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Oz wines hit with huge Chinese import taxes

Published:  30 November, 2020

China has imposed taxes of up to 212% on imports of Australian wine.

The taxes, which came into effect on Saturday, follow an anti-dumping investigation launched by the Chinese government in August.

China’s ministry of commerce has characterised the taxes, which range from 107% to 212%, as temporary measures to stop subsidised imports.

In recent years, China has become Australia’s most important export territory for wine, with annual sales reaching AUD$1.2bn.

A number of Australian winemakers have been singled out for the new duties, including TWE, Casella Wines and Australian Swan Vintage.

TWE, which has invested heavily in building its business in China, including establishing its own distribution hub, saw its share price fall back 13% on the news.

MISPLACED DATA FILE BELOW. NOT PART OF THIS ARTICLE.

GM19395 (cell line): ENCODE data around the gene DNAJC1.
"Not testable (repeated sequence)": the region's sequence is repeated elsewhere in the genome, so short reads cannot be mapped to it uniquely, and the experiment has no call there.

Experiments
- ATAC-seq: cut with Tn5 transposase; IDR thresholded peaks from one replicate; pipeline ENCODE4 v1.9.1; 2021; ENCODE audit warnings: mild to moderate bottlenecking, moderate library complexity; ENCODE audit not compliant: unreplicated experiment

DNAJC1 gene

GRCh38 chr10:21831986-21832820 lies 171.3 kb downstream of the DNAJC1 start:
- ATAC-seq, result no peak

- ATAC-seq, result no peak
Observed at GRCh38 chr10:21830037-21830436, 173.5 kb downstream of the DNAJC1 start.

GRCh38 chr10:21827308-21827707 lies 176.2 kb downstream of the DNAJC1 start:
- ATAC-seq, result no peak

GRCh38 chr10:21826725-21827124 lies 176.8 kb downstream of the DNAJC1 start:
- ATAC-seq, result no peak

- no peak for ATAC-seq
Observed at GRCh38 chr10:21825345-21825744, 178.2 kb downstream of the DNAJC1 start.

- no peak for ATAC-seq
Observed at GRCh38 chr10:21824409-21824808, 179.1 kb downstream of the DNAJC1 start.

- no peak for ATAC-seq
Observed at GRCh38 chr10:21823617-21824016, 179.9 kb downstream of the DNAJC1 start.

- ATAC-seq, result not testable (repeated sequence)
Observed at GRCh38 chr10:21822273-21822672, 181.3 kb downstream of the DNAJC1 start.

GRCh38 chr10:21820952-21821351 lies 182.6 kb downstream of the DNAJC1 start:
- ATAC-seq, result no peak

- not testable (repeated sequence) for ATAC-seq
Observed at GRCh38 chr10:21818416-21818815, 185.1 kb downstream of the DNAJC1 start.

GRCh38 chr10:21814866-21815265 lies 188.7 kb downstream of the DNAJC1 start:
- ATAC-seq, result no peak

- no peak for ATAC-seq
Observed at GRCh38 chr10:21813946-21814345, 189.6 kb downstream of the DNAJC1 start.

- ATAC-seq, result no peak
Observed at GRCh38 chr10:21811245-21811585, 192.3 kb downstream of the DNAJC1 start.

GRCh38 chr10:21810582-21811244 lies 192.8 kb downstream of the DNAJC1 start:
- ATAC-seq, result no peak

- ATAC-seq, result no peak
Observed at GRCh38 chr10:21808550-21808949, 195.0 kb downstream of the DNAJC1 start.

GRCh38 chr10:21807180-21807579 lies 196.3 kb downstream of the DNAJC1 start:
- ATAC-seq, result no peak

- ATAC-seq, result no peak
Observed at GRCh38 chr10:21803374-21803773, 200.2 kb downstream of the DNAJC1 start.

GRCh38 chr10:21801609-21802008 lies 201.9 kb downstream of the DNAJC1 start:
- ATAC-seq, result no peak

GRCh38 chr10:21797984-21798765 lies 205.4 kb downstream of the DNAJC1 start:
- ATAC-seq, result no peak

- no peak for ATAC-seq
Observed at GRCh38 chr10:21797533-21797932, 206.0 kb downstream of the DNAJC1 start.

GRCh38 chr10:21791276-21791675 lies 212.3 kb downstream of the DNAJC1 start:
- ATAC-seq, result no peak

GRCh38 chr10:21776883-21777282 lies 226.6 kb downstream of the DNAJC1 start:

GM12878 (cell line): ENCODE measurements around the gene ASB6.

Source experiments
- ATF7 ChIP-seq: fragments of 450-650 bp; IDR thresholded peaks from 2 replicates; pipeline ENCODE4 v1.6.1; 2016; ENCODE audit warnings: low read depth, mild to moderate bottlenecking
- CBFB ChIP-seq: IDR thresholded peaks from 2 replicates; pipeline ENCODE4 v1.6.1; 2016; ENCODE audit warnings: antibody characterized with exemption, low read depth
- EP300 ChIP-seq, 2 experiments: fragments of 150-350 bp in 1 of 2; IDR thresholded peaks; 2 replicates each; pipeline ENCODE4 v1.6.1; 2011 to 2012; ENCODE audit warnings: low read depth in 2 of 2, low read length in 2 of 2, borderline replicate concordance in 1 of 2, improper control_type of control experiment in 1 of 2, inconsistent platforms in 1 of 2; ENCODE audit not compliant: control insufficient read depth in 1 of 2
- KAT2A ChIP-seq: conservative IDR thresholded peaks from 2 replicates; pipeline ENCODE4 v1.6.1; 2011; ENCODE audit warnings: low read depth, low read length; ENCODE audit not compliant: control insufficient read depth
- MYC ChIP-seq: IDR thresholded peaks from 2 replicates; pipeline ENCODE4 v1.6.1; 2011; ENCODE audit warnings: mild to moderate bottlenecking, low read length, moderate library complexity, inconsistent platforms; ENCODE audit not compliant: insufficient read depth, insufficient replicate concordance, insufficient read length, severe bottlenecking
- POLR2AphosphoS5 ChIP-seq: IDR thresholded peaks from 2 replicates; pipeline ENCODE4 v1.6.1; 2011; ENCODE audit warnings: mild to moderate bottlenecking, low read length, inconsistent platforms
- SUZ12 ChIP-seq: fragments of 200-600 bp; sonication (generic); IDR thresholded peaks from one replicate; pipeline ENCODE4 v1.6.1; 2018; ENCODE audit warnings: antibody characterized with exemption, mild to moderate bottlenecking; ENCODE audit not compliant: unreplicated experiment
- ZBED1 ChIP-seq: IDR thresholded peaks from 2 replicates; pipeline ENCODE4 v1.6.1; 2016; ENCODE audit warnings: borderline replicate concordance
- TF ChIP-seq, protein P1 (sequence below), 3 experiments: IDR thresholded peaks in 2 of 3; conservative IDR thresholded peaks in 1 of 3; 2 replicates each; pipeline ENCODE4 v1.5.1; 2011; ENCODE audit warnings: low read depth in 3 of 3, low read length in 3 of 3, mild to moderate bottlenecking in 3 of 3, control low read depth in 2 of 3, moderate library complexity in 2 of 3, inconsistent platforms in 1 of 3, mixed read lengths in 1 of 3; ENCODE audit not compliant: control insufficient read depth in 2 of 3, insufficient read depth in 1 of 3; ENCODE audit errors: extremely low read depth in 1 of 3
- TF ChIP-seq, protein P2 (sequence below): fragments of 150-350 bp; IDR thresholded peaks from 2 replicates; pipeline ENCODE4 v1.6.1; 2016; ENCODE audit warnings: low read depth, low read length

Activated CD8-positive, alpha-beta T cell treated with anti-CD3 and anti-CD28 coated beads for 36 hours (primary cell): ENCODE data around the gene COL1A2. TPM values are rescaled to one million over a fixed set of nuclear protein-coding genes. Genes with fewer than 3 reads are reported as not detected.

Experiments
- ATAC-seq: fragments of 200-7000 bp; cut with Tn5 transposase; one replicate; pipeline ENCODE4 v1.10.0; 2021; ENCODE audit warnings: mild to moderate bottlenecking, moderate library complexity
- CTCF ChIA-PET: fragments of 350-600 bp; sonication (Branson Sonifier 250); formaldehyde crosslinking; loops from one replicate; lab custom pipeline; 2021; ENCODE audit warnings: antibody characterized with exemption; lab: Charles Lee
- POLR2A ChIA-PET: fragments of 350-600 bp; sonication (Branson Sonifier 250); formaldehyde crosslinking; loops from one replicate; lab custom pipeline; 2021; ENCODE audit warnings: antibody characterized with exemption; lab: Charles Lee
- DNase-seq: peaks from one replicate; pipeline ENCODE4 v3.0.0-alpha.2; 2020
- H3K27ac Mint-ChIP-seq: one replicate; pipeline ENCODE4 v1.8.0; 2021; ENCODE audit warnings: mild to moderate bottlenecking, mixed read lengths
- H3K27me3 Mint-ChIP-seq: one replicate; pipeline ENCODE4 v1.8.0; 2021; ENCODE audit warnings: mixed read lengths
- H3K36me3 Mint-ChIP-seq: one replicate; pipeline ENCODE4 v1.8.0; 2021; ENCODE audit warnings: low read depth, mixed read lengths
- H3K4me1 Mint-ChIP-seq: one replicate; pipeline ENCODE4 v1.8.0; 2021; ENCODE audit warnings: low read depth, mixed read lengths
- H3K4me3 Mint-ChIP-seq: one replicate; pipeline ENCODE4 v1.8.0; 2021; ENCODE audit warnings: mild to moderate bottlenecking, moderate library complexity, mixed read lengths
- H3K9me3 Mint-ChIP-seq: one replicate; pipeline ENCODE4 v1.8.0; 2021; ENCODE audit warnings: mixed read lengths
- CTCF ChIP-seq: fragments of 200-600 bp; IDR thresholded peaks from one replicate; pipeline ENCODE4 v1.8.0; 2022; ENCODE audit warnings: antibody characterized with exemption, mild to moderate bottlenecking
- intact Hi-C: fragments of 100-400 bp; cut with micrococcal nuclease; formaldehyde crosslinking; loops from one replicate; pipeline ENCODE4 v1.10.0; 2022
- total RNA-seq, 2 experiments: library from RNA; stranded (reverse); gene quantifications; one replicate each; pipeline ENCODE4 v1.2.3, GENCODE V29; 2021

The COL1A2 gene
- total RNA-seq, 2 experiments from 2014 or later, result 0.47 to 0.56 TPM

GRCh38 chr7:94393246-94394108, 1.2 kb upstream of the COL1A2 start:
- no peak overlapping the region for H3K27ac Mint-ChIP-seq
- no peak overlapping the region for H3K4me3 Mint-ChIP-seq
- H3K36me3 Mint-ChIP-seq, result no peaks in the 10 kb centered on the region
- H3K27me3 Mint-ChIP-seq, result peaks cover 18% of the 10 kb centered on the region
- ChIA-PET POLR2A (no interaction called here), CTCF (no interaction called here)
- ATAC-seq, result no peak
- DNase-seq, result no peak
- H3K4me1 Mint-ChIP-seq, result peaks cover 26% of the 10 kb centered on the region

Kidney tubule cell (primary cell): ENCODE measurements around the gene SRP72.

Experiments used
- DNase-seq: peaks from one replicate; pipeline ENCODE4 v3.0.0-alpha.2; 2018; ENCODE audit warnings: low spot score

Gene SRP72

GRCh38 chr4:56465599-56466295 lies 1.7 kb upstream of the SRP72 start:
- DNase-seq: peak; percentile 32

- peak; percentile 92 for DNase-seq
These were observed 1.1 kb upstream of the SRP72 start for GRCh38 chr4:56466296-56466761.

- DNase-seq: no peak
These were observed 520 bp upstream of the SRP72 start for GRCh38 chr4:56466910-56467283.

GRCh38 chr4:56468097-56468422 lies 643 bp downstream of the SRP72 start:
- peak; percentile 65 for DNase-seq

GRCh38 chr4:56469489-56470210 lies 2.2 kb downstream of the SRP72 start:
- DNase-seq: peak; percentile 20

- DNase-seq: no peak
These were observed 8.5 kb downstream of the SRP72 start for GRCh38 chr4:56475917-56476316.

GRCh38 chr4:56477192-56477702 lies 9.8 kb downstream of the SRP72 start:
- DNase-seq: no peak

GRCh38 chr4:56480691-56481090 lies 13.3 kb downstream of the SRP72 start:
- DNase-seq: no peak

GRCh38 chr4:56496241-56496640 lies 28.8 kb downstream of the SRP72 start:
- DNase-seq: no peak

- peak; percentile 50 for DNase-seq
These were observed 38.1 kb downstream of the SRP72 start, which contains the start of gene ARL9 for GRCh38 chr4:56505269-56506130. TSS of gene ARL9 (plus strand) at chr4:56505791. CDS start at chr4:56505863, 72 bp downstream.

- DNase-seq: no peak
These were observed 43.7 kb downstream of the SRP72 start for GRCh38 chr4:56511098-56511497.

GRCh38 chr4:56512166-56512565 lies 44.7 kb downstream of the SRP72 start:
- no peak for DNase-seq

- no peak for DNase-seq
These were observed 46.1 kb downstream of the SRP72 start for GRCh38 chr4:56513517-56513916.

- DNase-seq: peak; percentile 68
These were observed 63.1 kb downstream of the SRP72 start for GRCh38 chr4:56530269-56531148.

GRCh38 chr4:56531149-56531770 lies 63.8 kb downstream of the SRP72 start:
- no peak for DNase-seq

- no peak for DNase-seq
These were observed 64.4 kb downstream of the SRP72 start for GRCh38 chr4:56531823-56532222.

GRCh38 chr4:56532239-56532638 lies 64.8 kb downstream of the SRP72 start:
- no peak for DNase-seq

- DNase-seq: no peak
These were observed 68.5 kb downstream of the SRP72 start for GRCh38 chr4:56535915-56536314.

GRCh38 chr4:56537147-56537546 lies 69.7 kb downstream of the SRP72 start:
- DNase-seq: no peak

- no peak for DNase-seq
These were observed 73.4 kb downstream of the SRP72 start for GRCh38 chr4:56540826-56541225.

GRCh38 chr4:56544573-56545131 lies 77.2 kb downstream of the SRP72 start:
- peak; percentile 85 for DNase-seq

David Littleproud, minister for agriculture in the Australian government, defended the country’s winemakers. "The Australian government categorically rejects any allegation that our wine producers are dumping product into China," he said.

"Australian wine is hugely popular both in China and across the globe due to its high quality and we are confident that a full and thorough investigation will confirm this."

The new taxes are part of a wide ranging trade dispute between the two countries. Other Australian imports targeted by China include coal, sugar and barley.